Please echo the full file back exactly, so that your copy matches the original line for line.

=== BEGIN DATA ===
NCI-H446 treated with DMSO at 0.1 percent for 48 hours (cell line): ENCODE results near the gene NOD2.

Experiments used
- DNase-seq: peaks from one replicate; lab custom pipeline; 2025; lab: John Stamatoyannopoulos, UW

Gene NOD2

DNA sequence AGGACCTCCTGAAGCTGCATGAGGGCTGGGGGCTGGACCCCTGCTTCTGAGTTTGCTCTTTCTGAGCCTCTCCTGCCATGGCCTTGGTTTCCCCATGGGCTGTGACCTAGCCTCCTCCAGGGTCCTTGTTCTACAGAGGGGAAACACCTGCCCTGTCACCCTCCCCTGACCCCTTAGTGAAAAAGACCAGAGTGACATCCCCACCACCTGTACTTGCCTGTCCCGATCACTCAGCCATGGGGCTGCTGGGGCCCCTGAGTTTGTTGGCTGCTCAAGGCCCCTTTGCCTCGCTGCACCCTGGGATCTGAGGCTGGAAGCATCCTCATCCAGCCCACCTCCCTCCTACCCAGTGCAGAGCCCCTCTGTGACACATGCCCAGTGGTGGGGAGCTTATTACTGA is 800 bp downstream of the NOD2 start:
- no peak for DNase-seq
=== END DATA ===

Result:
NCI-H446 treated with DMSO at 0.1 percent for 48 hours (cell line): ENCODE results near the gene NOD2.

Experiments used
- DNase-seq: peaks from one replicate; lab custom pipeline; 2025; lab: John Stamatoyannopoulos, UW

Gene NOD2

DNA sequence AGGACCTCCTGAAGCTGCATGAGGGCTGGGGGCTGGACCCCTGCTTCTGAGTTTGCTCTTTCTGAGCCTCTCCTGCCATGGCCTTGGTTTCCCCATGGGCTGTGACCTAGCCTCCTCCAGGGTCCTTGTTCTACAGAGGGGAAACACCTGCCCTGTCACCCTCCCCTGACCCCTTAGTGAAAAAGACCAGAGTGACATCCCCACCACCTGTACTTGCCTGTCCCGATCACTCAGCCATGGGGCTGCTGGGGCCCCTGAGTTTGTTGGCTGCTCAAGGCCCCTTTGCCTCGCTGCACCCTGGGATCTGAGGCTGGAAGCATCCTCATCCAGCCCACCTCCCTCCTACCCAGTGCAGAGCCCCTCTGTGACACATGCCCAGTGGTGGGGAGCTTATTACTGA is 800 bp downstream of the NOD2 start:
- no peak for DNase-seq